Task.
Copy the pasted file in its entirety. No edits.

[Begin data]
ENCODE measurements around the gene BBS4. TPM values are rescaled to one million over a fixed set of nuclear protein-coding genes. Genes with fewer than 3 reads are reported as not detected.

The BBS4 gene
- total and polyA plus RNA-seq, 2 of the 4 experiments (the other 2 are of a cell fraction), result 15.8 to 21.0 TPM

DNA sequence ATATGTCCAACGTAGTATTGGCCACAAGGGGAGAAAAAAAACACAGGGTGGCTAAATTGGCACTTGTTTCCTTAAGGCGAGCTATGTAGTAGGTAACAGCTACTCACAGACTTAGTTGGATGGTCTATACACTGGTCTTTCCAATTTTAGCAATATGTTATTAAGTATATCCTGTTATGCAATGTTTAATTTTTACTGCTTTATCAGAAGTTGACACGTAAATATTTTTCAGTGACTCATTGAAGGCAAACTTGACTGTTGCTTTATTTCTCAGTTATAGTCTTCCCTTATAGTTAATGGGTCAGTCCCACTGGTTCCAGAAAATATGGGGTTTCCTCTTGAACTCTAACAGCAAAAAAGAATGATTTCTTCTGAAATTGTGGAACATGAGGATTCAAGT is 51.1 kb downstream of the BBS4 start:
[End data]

ENCODE measurements around the gene BBS4. TPM values are rescaled to one million over a fixed set of nuclear protein-coding genes. Genes with fewer than 3 reads are reported as not detected.

The BBS4 gene
- total and polyA plus RNA-seq, 2 of the 4 experiments (the other 2 are of a cell fraction), result 15.8 to 21.0 TPM

DNA sequence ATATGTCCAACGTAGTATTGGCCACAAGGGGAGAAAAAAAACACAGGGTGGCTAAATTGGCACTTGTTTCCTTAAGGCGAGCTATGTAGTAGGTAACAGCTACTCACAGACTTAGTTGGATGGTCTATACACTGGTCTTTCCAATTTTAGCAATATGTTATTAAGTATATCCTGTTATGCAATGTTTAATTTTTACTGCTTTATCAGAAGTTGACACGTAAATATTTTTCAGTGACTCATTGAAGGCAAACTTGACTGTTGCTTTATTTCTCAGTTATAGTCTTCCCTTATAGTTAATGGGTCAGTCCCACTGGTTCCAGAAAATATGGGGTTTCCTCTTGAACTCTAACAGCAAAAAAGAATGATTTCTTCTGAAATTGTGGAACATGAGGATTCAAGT is 51.1 kb downstream of the BBS4 start: